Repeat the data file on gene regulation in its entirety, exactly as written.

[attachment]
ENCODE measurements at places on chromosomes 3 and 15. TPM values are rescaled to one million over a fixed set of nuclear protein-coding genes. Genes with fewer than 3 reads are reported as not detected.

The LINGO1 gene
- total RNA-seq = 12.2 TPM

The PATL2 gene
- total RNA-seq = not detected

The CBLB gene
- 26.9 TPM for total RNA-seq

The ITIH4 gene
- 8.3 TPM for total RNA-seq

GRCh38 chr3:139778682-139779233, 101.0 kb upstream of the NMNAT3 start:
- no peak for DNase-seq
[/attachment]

ENCODE measurements at places on chromosomes 3 and 15. TPM values are rescaled to one million over a fixed set of nuclear protein-coding genes. Genes with fewer than 3 reads are reported as not detected.

The LINGO1 gene
- total RNA-seq = 12.2 TPM

The PATL2 gene
- total RNA-seq = not detected

The CBLB gene
- 26.9 TPM for total RNA-seq

The ITIH4 gene
- 8.3 TPM for total RNA-seq

GRCh38 chr3:139778682-139779233, 101.0 kb upstream of the NMNAT3 start:
- no peak for DNase-seq